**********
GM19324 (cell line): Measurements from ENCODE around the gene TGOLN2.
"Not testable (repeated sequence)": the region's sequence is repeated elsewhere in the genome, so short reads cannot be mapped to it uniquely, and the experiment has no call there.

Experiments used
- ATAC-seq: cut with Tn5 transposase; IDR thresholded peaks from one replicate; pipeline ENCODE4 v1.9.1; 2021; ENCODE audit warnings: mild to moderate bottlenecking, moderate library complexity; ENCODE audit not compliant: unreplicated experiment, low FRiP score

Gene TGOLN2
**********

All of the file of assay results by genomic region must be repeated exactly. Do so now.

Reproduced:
GM19324 (cell line): Measurements from ENCODE around the gene TGOLN2.
"Not testable (repeated sequence)": the region's sequence is repeated elsewhere in the genome, so short reads cannot be mapped to it uniquely, and the experiment has no call there.

Experiments used
- ATAC-seq: cut with Tn5 transposase; IDR thresholded peaks from one replicate; pipeline ENCODE4 v1.9.1; 2021; ENCODE audit warnings: mild to moderate bottlenecking, moderate library complexity; ENCODE audit not compliant: unreplicated experiment, low FRiP score

Gene TGOLN2